Daisy Dunn

Ed­mund Spenser’s Pic­tures

The London Magazine - - FRONT PAGE - (Dig­gon Davie, The Shep­heardes Cal­en­der, Ed­mund Spenser)

Ed­mund Spenser’s shep­herd told the six­teenth-cen­tury English­man what he al­ready knew. More of­ten than not this ‘knowl­edge’ was in­tu­itivism, bol­stered by so keen a pa­tri­o­tism that he rarely thought it nec­es­sary to visit ‘for­rein costes’ for con­fir­ma­tion. Eng­land was the place to be, the idyl­lic, heav­enly cen­tre of the world. There was lit­tle point in leav­ing.

Spenser filled The Shep­heardes Cal­en­der with paeans to Eng­land and its coun­try­side. Charis­matic coun­try folk stroll and sur­vey their land, plant seeds. Lovelorn shep­herds in­dulge their woes in the shade of aged trees. Skies brighten over the head of Queen El­iz­a­beth I, while her sub­jects make merry un­til sun­down. In the first edi­tions of the po­etry book, de­tailed pic­tures adorn each of the twelve pas­torals – and noth­ing is more be­wil­der­ing than these.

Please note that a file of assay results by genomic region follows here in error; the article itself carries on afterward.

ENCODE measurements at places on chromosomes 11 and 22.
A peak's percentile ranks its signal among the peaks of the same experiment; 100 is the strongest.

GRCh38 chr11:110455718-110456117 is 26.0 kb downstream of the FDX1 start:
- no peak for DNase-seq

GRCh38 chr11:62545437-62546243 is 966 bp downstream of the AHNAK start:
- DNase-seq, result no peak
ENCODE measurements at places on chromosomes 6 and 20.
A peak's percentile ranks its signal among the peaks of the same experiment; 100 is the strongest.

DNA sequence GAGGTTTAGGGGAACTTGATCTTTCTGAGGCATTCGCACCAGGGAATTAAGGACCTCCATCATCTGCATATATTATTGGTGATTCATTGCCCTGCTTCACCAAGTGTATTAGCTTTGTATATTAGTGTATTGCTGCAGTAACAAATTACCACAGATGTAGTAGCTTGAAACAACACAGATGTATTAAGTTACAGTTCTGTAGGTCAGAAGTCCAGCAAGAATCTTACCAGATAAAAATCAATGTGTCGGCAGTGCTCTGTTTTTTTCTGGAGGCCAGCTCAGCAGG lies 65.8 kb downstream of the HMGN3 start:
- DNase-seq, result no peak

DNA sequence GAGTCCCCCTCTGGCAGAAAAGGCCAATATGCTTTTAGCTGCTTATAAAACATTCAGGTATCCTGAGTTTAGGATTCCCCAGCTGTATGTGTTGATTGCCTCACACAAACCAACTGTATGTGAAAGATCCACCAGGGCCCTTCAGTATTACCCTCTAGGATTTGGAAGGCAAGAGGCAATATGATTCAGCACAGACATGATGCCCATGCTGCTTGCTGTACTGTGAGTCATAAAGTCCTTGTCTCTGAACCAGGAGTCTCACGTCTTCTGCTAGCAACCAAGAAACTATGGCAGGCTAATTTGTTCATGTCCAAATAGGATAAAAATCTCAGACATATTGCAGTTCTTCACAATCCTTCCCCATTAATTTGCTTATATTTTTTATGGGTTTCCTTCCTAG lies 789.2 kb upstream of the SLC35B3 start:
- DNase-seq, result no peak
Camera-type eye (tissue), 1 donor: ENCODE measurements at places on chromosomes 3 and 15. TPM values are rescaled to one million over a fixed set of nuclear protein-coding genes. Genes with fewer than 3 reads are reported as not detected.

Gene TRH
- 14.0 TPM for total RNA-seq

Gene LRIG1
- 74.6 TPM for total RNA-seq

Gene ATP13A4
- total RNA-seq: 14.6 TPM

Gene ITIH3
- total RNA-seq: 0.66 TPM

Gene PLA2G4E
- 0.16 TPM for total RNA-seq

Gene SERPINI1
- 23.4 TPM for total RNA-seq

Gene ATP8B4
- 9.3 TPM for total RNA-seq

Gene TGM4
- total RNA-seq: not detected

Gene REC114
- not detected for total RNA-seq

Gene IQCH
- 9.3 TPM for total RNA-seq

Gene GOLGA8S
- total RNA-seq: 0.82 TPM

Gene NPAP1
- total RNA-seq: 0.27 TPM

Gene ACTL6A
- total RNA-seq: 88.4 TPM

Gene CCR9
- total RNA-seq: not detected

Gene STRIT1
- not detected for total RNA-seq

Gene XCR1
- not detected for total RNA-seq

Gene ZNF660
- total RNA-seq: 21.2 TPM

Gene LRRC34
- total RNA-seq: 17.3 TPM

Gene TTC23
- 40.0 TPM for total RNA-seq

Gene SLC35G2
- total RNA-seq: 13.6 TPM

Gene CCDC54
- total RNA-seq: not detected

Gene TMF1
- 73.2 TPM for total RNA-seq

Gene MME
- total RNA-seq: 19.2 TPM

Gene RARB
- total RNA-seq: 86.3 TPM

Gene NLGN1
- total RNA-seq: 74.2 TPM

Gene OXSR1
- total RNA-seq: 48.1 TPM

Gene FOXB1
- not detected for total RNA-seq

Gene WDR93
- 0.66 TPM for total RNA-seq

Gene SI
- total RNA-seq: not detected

Pub­lished in 1579, eleven years be­fore his Faerie Queene, Spenser’s Shep­heardes Cal­en­der was one of the early fully il­lus­trated books printed in Eng­land. Un­til then the oc­ca­sional wood­cut had tended to suf­fice: a horse­mounted knight as a pref­ace to The Knight’s Tale (Chaucer, Workes, 1561), dec­o­ra­tive prints loosely con­nected to the text in books such as John Ly­dgate’s The his­to­rye, sege and dys­truc­cyon of Troye (1513). With its twelve

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